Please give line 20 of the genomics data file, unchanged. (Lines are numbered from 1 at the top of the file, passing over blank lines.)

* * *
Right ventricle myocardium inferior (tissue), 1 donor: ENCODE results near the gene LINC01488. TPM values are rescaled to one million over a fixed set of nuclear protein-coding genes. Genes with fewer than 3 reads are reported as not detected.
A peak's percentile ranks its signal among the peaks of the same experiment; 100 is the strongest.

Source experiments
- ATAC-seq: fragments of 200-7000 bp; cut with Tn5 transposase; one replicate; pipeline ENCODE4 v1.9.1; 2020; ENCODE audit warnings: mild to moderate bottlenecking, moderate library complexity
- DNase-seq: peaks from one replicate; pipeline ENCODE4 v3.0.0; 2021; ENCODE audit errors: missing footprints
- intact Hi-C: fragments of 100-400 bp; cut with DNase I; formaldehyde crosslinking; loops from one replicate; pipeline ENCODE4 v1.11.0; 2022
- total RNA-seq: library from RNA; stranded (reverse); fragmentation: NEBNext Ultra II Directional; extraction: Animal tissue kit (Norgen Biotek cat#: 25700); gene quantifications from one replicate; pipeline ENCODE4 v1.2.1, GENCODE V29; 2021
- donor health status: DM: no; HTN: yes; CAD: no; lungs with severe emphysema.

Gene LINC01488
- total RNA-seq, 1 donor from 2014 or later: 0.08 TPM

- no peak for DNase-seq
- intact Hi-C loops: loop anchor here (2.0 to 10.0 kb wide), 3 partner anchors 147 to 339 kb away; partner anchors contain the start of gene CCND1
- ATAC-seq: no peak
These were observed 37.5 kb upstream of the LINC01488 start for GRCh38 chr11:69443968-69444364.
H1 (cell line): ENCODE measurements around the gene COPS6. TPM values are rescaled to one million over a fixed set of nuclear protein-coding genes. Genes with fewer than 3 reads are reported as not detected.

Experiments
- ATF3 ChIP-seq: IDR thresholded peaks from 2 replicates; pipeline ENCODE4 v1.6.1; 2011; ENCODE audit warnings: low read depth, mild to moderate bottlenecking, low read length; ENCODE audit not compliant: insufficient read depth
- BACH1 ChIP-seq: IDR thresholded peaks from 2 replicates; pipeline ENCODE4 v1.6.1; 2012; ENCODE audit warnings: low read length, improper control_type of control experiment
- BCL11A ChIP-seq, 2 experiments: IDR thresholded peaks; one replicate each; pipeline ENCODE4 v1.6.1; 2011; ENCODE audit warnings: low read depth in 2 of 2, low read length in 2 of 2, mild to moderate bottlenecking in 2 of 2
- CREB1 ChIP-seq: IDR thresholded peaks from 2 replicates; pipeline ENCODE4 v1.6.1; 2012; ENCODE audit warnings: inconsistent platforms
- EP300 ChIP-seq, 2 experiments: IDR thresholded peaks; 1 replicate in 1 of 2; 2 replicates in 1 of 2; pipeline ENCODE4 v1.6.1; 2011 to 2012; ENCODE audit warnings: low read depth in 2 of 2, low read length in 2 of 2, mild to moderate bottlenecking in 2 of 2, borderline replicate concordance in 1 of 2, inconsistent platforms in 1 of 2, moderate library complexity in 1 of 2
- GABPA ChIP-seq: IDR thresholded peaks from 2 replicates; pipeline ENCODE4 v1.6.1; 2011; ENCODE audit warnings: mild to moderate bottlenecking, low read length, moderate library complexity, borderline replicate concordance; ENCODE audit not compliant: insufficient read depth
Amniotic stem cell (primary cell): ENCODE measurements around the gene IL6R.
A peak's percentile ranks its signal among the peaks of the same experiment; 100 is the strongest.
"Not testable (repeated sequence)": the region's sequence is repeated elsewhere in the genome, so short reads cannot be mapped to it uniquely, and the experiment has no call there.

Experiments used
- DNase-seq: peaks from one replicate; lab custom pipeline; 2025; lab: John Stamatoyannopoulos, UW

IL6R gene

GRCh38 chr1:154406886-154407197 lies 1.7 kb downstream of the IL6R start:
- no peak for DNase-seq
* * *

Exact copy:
- CREB1 ChIP-seq: IDR thresholded peaks from 2 replicates; pipeline ENCODE4 v1.6.1; 2012; ENCODE audit warnings: inconsistent platforms